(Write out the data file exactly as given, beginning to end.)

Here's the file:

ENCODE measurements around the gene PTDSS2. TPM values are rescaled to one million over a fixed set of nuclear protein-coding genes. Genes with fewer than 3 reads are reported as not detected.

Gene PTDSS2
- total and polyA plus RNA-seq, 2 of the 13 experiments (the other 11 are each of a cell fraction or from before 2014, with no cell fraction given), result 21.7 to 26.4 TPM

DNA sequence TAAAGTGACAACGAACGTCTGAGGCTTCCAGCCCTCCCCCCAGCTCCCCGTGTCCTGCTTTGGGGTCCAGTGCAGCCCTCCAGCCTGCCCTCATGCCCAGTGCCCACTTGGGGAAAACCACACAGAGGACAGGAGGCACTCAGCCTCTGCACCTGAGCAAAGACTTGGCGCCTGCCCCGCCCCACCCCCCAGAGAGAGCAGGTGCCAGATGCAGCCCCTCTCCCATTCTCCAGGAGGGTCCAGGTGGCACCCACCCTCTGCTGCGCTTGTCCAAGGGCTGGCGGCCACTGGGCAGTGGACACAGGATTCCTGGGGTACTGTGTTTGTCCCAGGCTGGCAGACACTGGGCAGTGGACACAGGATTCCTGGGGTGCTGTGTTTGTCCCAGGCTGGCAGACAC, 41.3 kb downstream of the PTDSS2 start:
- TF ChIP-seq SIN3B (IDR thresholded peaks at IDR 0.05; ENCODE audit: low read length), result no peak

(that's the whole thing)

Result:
ENCODE measurements around the gene PTDSS2. TPM values are rescaled to one million over a fixed set of nuclear protein-coding genes. Genes with fewer than 3 reads are reported as not detected.

Gene PTDSS2
- total and polyA plus RNA-seq, 2 of the 13 experiments (the other 11 are each of a cell fraction or from before 2014, with no cell fraction given), result 21.7 to 26.4 TPM

DNA sequence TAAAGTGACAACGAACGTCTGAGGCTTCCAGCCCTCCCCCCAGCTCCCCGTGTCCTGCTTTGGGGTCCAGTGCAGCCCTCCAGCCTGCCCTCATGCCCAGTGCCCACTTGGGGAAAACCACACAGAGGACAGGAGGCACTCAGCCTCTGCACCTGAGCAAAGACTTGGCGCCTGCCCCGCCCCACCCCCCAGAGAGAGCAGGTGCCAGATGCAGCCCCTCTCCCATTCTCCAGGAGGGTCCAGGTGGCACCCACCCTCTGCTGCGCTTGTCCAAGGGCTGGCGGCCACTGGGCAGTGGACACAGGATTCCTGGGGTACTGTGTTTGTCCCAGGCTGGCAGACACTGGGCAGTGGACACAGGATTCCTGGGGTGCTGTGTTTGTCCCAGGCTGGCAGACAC, 41.3 kb downstream of the PTDSS2 start:
- TF ChIP-seq SIN3B (IDR thresholded peaks at IDR 0.05; ENCODE audit: low read length), result no peak